When President Obama goes to India to help celebrate Republic Day, he will have two priorities: to further open India’s market to US exporters; and to energize India’s efforts to tackle climate change. Sorry for the pun, but renewable energy could be a key link between these two objectives, if a nasty trade dispute doesn’t get in the way. No one expects India to follow in China’s footsteps and commit to a specific target for greenhouse gas (GHG) emissions, as Xi Jinping did when President Obama went to Beijing last fall. But Prime Minister Modi wants to expand India’s solar energy capacity 30-fold over the next decade—a $100 billion investment that would help contain GHG emissions. And US investors would like a piece of the action.
Unfortunately, the United States and India are engaged in a trade dispute over India’s requirement that a certain percentage of solar energy projects use Indian components. World Trade Organization rules generally prohibit such “local content requirements,” though the dispute settlement panel has yet to rule in this particular case. The WTO also has rules governing other types of subsidies and US policymakers used those to impose duties on solar panel imports from China last year (because of allegedly unfair pricing and subsidies).
So do these disputes mean that President Obama is prioritizing trade over climate change? A bit of background may be helpful. WTO rules allow subsidies as long as they are not discriminatory and, in theory, that is the right approach. Both climate change policy and economic welfare would be in better shape if countries sourced renewable energy technologies from whomever produces them most efficiently. But what if governments also want to create jobs at home and are leery of subsidizing technologies that might benefit foreign producers?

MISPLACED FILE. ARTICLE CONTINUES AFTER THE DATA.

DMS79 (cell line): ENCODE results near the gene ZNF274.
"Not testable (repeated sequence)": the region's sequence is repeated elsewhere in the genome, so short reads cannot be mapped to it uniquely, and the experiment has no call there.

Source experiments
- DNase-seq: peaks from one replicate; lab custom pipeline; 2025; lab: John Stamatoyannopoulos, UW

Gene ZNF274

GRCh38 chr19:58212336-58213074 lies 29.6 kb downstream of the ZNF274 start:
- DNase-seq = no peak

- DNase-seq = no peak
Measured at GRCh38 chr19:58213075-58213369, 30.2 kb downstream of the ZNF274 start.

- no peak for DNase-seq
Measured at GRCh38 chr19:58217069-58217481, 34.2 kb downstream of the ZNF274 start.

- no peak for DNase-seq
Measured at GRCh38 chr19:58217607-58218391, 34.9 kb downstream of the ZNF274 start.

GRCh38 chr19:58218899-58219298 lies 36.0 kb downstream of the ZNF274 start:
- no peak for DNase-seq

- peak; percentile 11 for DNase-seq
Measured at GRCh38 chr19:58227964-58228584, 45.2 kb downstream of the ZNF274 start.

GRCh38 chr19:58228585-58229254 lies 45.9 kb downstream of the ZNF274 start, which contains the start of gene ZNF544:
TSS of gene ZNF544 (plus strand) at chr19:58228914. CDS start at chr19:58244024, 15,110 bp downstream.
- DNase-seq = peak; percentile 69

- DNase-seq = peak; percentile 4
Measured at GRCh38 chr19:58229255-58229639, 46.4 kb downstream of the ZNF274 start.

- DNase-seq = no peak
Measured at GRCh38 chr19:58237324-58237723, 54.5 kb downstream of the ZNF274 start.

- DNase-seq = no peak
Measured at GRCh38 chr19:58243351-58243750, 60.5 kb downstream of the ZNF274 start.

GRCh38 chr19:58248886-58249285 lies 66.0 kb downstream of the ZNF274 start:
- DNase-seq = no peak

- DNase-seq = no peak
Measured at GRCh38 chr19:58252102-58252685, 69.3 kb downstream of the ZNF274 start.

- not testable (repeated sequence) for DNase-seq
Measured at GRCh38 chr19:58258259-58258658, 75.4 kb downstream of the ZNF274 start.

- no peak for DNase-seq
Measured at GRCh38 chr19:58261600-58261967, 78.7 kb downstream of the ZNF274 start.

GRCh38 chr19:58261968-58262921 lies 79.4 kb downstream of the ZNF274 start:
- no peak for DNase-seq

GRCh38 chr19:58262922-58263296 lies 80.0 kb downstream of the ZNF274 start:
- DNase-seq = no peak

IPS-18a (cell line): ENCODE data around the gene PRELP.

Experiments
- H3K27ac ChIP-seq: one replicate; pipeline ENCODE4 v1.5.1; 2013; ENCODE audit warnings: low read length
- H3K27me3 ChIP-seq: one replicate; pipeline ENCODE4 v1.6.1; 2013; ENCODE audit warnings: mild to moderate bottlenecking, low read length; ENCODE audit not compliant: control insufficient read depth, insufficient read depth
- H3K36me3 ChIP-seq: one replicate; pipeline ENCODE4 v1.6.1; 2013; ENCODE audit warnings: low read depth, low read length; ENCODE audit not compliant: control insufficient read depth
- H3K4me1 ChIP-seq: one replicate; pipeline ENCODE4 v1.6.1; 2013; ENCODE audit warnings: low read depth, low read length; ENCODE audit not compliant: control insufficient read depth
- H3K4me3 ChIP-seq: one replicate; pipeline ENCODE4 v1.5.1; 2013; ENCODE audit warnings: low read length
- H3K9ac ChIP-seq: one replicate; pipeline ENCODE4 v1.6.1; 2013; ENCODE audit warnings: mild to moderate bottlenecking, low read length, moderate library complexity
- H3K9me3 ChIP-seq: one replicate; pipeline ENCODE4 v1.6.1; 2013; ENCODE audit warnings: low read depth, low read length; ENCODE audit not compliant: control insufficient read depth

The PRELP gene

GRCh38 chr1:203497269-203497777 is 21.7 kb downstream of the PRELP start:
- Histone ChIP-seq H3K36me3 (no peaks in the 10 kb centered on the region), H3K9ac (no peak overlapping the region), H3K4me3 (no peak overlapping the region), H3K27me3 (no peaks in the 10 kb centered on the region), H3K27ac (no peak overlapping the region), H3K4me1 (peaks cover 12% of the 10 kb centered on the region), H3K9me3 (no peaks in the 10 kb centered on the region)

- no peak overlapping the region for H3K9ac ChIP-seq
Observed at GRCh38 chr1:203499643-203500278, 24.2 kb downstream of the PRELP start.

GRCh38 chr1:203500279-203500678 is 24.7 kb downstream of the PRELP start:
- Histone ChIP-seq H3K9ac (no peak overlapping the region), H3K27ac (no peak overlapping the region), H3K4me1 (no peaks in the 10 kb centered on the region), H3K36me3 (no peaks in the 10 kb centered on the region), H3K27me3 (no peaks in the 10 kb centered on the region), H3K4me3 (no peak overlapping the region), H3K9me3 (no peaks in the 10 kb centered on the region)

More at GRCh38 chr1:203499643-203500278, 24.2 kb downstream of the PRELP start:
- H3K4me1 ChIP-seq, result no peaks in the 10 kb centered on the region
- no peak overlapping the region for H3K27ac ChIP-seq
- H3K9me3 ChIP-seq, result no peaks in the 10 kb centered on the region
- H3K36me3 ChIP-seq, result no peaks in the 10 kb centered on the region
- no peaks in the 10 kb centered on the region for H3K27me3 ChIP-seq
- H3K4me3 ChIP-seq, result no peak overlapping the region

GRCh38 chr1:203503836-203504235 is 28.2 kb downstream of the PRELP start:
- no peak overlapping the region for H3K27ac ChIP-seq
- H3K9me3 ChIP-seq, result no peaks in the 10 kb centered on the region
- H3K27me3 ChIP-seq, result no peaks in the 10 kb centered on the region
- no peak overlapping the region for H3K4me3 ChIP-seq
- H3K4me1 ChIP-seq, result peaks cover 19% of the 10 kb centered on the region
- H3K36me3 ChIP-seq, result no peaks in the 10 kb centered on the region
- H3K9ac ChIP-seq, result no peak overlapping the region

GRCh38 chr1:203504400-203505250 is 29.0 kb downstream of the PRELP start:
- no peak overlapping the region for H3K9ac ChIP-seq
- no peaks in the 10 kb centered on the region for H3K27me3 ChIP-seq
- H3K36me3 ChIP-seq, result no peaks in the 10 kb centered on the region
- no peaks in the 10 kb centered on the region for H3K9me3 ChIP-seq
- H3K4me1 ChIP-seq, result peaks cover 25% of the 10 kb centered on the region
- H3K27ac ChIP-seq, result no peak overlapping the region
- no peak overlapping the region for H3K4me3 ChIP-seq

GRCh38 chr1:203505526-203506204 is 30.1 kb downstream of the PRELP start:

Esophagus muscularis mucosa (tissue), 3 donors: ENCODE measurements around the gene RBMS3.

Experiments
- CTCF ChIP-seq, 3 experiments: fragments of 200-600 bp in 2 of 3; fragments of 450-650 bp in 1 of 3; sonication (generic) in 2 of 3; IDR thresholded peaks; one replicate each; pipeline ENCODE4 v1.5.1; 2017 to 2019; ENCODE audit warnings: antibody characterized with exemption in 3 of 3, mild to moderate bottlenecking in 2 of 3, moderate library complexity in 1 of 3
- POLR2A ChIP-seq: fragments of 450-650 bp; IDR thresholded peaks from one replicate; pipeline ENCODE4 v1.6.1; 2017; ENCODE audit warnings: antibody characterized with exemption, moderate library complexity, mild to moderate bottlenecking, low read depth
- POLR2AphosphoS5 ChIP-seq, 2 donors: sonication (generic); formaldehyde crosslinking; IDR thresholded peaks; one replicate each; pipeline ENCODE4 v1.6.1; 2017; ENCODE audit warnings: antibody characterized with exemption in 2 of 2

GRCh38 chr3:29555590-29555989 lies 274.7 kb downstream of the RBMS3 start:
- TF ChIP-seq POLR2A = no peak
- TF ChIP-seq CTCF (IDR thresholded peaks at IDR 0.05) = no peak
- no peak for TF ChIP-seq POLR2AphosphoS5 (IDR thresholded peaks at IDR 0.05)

Wearing his academic hat, my former colleague Arvind Subramanian argued that the United States, and the WTO, should give China’s subsidies a pass. By lowering the price of solar panels, Arvind and Aaditya Mattoo note here, direct production subsidies encourage adoption of the technology—in other countries as well as China. That has positive global spillovers by reducing GHG emissions, from which the United States benefits as well.
As Arvind and Aaditya argue, however, local content requirements “merely induce the substitution of more costly domestic inputs for cheaper foreign alternatives, and therefore do not further—they may even hinder attaining—environmental objectives.” To the extent that these content requirements deter foreign investment, they also increase the financial subsidy that the Indian government will have to bear to achieve its goals, leaving fewer public resources for health, education, and other important priorities.
So a deal to open India’s solar energy market would help India meet its ambitious renewable energy targets; help President Obama achieve the goals for his trip; and help the planet. Arvind is now the Chief Economic Adviser to the Indian government. I hope his new colleagues have read his CGD paper!